Philippine president still supports peace pact despite clashes; 44 police dead
More than 40 police commandos in the southern Philippines died during a botched raid aimed to capture two key terror suspects. Police commandos conducted the operation despite last year’s peace deal between the government and the Moro Islamic Liberation Front or MILF. Lawmakers were considering a bill to formalize the agreement to end decades of fighting, but that may now be in jeopardy. Madonna Virola reports from Calapan City.
Philippine President Benigno Aquino addressed the country Wednesday, saying he did not specifically authorize a failed police operation that ended with the deaths of dozens of officers.
Forty-four members of the Philippine National Police Special Action Forces died Sunday when they attempted to raid two high profile terror suspects in the remote town of Mamasapano in Maguindanao in the southern Philippines. The area is controlled by the Moro Islamic Liberation Front, or MILF. Despite an ongoing peace deal with the MILF police did not coordinate the operation with either the MILF or local army forces.
“Like so many others, I have many questions surrounding the incident, and I expect the board of inquiry to uncover the truth behind this incident,” President Aquino said in his public speech. “I repeated countless times the need for proper, sufficient, and timely coordination.”
The police say they were trying to arrest Malaysian bomb maker and Jemaah Islamiyah leader Zulkifli bin Hir, known as Marwan, and Filipino bomb maker Abdul Basit Usman who are believed to be hiding in the area. The U.S. has placed a $5 million bounty on the head of JI leader Marwan and a reward of up to $1 million for information leading to Usman’s arrest.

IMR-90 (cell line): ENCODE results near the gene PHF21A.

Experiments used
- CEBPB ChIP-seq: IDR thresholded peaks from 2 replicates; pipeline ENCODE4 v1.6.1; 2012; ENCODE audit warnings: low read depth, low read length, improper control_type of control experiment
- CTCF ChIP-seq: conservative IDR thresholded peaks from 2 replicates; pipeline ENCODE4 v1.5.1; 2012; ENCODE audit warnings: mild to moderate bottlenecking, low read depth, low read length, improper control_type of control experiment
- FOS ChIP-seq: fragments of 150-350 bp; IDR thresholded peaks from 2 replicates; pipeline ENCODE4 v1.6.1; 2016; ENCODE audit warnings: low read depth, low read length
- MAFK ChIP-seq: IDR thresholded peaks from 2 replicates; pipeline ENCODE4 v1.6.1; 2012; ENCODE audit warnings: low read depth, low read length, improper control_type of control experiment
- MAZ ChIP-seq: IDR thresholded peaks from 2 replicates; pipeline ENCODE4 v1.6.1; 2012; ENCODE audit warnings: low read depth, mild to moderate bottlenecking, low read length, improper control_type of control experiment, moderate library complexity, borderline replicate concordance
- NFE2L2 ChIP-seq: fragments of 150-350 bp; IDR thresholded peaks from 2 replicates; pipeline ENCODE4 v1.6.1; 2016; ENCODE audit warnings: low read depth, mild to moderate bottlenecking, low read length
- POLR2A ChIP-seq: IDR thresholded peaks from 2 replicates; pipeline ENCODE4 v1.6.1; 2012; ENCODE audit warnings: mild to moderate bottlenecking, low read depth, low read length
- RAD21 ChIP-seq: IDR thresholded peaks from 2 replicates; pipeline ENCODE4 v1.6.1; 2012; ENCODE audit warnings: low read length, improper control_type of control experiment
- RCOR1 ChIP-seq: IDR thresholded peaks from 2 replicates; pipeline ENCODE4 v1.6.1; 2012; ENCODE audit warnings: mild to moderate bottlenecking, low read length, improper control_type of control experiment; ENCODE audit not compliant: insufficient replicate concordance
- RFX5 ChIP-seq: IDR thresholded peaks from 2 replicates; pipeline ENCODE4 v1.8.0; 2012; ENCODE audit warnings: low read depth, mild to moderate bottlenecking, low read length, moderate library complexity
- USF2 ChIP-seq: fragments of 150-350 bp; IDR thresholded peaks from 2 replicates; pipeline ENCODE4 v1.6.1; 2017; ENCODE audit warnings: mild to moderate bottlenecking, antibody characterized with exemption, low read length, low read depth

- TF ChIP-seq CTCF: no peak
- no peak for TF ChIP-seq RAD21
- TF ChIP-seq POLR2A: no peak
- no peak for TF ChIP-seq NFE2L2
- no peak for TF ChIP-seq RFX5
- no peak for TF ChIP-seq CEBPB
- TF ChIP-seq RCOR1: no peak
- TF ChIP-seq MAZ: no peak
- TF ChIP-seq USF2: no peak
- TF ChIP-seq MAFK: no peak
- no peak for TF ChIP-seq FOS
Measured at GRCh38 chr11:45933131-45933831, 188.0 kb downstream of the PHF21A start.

Eliseo Mercado, a former member the government peace process team believes it was this reward money that the police were after.
“Why are they serving this warrant at that time without coordination?” Mercado asks, suggesting that “perhaps they thought it will be a walk in the park.”
Mercado says in the past security forces have collected reward money from high profile arrests.
“They collected then divided among themselves,” he says. “They thought it’s easy as that.”
The chief of Police Special Action Forces, Director Getulio Napeñas, admitted that they didn’t tell the MILF. He told local media that their goal was not money or glory “but for the thousands more who could die in Marwan’s bomb attacks.”
The fighting comes as Philippine lawmakers consider a bill that would codify the now-temporary peace deal. The MILF says that while the violence was a “big problem,” the peace deal stands.
The Senate, however, has suspended its hearing on the proposed law and several lawmakers have withdrawn their support.
Rather than join the families of the dead as the soldier’s bodies were returned during the arrival honors in Manila, President Aquino attended an event held by a foreign car manufacturer. But he did call for a national day of mourning on Friday, January 30th.